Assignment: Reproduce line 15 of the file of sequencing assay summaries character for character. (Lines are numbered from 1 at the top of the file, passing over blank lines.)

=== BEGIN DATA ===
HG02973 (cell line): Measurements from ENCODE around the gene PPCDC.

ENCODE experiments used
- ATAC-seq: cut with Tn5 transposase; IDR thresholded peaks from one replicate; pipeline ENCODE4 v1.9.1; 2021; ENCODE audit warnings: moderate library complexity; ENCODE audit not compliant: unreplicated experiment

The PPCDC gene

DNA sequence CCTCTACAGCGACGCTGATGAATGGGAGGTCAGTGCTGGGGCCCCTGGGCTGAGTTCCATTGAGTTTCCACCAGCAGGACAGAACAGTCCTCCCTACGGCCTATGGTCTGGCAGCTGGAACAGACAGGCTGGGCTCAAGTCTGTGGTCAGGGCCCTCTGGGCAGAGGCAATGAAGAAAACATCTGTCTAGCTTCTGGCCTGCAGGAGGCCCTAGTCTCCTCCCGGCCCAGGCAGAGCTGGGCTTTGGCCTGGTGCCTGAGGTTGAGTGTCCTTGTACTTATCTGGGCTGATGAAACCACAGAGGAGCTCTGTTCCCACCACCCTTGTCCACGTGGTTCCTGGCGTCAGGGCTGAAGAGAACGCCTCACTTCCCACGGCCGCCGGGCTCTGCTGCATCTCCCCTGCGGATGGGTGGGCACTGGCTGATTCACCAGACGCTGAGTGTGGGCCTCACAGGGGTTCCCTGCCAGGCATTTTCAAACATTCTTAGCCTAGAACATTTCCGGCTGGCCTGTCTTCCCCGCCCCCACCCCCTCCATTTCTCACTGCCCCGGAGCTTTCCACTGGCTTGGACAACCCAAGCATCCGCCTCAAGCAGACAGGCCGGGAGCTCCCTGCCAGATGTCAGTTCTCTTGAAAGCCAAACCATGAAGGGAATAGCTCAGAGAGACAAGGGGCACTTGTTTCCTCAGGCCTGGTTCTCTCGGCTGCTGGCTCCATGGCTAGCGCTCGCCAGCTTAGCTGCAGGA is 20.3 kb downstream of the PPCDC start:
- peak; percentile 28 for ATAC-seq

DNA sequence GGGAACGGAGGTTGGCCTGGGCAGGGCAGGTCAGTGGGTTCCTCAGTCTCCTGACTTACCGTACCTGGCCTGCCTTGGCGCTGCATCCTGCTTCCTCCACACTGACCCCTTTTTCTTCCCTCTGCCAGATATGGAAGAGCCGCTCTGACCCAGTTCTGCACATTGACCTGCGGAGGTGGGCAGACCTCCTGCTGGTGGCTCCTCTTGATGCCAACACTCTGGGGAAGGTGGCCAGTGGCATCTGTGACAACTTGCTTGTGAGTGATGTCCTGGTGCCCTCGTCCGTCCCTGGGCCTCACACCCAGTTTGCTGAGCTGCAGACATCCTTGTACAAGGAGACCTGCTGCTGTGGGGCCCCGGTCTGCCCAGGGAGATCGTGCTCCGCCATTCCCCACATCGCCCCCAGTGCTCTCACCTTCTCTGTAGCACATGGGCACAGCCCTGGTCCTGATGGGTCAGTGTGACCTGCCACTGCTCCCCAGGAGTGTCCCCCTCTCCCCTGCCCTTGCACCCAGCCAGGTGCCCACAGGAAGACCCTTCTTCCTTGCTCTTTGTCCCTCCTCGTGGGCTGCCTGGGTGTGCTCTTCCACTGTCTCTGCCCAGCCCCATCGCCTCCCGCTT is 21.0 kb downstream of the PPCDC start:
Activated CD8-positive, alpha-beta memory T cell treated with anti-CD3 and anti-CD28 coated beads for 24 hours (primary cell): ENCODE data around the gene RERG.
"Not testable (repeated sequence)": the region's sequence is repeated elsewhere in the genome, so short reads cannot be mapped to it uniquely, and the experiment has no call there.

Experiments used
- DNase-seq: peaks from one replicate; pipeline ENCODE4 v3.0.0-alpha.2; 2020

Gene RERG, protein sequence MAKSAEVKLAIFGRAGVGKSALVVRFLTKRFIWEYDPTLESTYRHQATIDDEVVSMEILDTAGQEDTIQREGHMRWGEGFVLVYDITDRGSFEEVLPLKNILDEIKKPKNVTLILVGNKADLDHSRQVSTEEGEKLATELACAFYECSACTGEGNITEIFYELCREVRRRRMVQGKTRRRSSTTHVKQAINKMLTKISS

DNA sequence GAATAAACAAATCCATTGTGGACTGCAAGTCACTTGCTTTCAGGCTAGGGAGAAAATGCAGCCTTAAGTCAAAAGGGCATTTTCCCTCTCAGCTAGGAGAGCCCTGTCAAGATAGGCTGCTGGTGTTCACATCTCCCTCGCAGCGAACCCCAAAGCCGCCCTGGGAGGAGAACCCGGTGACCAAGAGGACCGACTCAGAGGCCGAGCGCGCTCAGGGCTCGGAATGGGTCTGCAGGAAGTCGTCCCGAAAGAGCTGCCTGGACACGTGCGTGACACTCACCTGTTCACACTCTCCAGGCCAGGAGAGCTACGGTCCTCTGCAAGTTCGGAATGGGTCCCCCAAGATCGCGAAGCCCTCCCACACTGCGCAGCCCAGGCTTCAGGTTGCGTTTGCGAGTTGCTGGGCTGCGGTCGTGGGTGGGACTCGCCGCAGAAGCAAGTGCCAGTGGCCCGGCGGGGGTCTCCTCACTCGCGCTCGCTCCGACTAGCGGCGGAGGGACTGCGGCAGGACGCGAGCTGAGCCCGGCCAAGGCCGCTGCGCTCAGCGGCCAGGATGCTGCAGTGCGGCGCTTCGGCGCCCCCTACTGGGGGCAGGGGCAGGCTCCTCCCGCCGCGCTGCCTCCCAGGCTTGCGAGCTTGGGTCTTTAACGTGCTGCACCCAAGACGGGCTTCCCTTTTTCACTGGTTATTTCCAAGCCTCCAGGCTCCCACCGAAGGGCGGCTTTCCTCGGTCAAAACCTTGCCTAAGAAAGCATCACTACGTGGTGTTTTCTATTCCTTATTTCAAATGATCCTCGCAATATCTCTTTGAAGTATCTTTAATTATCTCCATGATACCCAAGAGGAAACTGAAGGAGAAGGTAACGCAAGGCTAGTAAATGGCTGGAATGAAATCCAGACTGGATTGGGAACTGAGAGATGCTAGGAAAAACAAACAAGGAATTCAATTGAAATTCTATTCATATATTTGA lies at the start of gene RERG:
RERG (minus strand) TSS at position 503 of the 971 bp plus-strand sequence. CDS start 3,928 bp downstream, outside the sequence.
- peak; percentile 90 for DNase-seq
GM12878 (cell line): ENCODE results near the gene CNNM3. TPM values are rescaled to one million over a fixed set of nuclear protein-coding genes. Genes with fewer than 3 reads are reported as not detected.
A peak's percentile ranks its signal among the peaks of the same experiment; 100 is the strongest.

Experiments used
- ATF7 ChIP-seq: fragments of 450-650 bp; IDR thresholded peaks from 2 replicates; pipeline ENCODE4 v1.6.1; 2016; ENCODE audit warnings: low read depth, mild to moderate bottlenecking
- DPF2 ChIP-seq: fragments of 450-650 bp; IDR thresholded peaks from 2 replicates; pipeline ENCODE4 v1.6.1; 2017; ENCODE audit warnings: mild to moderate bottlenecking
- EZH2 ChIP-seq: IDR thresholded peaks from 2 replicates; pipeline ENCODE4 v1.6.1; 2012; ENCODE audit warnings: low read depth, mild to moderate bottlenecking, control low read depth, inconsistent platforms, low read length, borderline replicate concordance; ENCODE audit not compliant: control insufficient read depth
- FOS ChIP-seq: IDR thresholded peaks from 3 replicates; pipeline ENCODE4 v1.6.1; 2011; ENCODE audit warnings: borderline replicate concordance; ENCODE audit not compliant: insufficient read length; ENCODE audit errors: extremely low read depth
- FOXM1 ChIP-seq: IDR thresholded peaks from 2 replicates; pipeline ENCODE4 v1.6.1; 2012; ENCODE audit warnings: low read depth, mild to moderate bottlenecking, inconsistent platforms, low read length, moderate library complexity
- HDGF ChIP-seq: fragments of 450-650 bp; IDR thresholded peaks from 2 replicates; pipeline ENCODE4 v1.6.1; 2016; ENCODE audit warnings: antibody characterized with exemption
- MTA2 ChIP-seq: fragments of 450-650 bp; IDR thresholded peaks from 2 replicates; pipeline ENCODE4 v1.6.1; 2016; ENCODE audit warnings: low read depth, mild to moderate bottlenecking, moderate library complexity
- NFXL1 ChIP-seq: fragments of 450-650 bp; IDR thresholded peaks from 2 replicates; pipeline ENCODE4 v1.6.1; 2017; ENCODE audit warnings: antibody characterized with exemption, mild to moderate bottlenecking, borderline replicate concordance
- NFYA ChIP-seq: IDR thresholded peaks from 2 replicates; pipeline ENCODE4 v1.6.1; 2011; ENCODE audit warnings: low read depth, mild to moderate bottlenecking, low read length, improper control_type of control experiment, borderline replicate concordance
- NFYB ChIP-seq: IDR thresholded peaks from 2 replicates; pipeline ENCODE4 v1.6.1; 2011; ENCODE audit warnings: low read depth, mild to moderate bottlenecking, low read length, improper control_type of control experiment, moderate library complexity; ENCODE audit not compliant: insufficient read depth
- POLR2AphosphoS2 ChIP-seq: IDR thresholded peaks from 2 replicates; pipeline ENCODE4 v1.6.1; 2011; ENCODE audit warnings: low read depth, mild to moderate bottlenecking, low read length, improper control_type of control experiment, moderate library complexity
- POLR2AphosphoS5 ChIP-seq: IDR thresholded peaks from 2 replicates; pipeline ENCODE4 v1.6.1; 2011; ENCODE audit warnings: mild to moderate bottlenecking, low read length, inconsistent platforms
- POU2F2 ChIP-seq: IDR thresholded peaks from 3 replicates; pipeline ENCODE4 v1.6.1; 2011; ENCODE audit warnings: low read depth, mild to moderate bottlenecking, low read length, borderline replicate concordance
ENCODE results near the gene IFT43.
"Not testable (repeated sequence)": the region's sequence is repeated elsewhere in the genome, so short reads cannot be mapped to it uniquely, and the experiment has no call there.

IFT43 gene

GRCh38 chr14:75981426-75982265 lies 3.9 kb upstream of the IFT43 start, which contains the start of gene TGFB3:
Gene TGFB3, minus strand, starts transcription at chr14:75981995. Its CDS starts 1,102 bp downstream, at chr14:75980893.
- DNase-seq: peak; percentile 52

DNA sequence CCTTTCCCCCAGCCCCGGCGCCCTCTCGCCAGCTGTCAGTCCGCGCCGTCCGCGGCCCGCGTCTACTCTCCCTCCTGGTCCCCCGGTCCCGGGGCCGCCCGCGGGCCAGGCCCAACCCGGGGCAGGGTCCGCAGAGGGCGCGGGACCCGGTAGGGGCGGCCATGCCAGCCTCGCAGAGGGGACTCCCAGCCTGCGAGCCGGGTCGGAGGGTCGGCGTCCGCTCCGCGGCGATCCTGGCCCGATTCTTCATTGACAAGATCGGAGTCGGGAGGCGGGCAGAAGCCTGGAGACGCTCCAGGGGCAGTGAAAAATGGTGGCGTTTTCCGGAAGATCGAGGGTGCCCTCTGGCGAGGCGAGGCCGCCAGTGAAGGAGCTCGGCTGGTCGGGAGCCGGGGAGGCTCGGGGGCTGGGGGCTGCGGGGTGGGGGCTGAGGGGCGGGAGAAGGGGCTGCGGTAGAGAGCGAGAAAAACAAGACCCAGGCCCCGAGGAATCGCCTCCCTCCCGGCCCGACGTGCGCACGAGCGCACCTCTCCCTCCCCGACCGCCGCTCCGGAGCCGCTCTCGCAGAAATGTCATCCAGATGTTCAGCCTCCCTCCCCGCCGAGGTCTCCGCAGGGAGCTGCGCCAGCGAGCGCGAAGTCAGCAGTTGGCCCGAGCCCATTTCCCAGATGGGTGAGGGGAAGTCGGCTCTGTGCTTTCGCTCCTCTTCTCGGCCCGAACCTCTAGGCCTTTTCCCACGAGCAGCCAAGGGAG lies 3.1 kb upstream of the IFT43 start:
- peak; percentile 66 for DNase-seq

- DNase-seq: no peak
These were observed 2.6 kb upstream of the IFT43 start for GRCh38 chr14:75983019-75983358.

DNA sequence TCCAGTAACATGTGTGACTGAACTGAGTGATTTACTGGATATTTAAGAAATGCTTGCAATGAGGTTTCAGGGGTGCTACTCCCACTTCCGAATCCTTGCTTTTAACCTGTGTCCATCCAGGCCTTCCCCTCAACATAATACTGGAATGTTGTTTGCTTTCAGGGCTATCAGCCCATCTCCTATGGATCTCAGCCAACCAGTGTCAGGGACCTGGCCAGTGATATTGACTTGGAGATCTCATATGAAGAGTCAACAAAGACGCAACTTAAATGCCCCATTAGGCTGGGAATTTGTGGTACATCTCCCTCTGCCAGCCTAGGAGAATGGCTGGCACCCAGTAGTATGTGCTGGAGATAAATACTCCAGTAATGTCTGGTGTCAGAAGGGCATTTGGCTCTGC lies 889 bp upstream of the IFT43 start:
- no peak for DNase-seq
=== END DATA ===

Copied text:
- peak; percentile 90 for DNase-seq